University of Colorado men’s basketball junior guard Maddox Daniels grew up with a burning desire to play Division One college basketball. Daniels went to high school in Beverley Hills, California, alongside his twin brother, Mason. But after attending prep school at Montverde Academy in Florida in hopes of garnering attention, Maddox graduated high school without a single division one offer.
Following this, the Daniels brothers found a home playing basketball at the junior college level in Fort Myers, Florida at SouthWestern State College. The pair led the Buccaneers to a record of 60-6 in two seasons, reaching the NJCAA National Tournament quarterfinal twice. Maddox averaged just over 11 points per game and shot 42% beyond the arc during his junior college career.
“Going in as a freshman, I was just working on my body, starting to learn the game more,” Maddox said. “I had great coaches there (with) coach Marty Richter and then coach Eric Murphy. I just worked on all aspects of my game. Definitely the biggest thing was just my physicality, working on my body.”
Mason said his brother’s decision to attend college in Florida helped him further develop his game.
“I definitely think that (Florida) for Maddox was one of the best decisions he’s ever made,” Mason said. “I know he’ll probably say that too, just because of the people he met and how much better he got being there. I’m just glad I could come there with him.”
During his sophomore year at FSW, Maddox developed his leadership ability. The experience he gained leading a team in back-to-back postseason tournament appearances allowed his maturity to evolve in just two years at the junior college level.
“My sophomore year, I just really felt comfortable on the court and I was leading,” Maddox said. “It was really great to see hard work pay off because coming out of high school (I had) no offers. (I) went to prep school, nothing and I just kept working, trust the process and that’s what I’m going to continue to do here.”
CU basketball’s head coach Tad Boyle and assistant coach Mike Rohn made an initial impact on Maddox after spending time in Fort Myers for the second half his sophomore season. Maddox said once he took a visit to Boulder, he knew it was the place for him.
“(Rohn and Boyle) were just there consistently all through the second half of the season, through the playoffs, through the wins, through the losses, through everything,” Maddox said. “Once I came and took my visit (to Colorado) and met all the players, all the coaches and everybody else beyond coach Boyle and coach Rohn, I knew this was the place to be. It was an easy decision.”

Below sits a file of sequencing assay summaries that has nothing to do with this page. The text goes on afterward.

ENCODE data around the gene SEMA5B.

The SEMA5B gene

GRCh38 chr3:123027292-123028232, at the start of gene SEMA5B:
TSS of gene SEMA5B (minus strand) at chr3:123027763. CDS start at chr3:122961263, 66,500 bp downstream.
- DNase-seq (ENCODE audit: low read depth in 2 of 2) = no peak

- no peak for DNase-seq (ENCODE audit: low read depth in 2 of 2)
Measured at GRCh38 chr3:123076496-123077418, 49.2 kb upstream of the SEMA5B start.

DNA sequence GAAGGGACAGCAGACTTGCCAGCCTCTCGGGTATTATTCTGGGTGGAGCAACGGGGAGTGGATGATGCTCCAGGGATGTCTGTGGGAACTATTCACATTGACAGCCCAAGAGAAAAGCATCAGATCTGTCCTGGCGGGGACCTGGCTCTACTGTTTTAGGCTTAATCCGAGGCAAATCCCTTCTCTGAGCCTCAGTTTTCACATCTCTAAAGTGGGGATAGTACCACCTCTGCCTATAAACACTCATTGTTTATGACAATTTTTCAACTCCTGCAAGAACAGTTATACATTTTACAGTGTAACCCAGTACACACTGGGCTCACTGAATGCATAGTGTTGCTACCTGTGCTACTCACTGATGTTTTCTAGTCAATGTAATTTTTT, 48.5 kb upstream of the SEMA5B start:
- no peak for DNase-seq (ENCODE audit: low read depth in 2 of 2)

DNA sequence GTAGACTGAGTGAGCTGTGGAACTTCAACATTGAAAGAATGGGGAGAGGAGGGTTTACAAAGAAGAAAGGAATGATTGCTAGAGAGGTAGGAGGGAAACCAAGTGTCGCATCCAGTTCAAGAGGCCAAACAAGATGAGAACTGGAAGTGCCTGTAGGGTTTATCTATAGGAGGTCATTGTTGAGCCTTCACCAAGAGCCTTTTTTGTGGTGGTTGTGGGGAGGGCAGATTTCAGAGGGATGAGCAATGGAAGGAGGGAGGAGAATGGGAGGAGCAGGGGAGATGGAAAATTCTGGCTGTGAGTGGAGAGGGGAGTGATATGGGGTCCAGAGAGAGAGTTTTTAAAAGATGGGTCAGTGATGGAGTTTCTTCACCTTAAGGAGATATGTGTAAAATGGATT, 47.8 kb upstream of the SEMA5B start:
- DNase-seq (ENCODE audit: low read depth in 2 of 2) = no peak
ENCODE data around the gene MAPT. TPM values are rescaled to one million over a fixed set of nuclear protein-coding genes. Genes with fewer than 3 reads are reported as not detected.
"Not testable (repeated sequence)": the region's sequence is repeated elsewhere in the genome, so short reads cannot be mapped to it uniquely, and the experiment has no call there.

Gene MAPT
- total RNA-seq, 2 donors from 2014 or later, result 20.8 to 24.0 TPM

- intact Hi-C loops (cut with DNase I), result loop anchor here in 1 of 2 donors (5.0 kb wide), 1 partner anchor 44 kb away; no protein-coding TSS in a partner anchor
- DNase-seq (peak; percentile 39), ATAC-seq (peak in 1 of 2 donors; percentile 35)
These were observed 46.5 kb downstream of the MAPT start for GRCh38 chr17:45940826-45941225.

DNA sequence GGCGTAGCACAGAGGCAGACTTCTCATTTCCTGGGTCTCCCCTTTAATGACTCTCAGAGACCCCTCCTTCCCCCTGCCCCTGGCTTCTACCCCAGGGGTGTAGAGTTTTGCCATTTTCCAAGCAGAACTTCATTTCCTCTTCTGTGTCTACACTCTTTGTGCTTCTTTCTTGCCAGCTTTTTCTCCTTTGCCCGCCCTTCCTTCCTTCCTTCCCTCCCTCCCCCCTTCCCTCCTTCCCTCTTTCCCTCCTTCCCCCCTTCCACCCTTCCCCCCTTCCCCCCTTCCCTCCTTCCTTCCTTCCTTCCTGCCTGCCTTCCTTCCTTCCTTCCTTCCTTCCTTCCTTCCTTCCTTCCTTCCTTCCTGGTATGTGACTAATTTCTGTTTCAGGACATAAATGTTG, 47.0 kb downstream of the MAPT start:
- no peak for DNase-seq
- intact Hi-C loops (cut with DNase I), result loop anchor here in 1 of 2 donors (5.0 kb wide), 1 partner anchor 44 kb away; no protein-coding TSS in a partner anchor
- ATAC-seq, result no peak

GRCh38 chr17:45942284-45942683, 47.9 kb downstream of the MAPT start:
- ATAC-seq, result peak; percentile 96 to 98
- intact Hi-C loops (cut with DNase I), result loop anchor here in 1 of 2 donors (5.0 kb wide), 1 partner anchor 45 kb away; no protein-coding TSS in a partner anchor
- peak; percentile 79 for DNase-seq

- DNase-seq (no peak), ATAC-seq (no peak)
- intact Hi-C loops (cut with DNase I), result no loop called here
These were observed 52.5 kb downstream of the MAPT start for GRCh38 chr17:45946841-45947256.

Health, wellness and fitness are integral parts of the lives of Maddox and his brother. The twins feed off and motivate each other in these areas, and life in general. Mason said because of Boulder’s notoriety as a hub for health and wellness, Maddox felt right at home.
“I was happy for him,” Mason said. “I remember he called me on the phone and he was like, ‘man, it’s amazing here.’ We have a lot of other interests apart from basketball and we enjoy taking care our bodies and stuff like that. So, this was something that, being in Boulder, a health and fitness capital, was a big-time thing for him. He loved the coaches. They really wanted him, so I just told him ‘yeah bro, it seems like a no-brainer.’”
“Once I came and took my visit (to Colorado) and met all the players, all the coaches and everybody else beyond coach Boyle and coach Rohn, I knew this was the place to be.”
Maddox Daniels, CU men’s basketball junior guard
Since arriving on campus early this summer, Maddox has made improving his defensive skillset a priority. Defense and decision-making are dominating his focus leading up to the Buffs’ exhibition with Pomona-Pitzer on October 26.
“I would definitely say defensively as far as just guarding the ball, I need to get better as far as positioning,” Maddox said. “The little things that are different from what I’m used to as far as playing help-side defense. But, I would say defensively and making quicker decisions.”
Because of his size, Maddox projects the ability to guard the one through four positions defensively, a skill that will allow him to see more playing time for a deep and experienced Colorado team. He added that from an offensive standpoint, it will start with perimeter shooting.
“Definitely it’s going to start with being able to bring in shooting on the perimeter, playing with confidence,” Maddox said. “That’s the biggest thing we talked about, being a perimeter presence that spaces the floor. When I get a look, just knocking it down be confident about it. And improve on my own game as we go, whatever the team needs. We’re focused on winning games, so whatever that entails that’s what I want to do.”
Maddox said it will be important for him to “fit in smoothly.” The 6-foot, 6-inch forward will likely follow junior forward D’Shawn Schwartz and sophomore guard Daylen Kountz, who Boyle mentioned as a guy that’ll play a larger role for the Buffs this season.
Contact CU Independent Staff Writer Adam Bender at firstname.lastname@example.org and follow him on Twitter @adamwbender.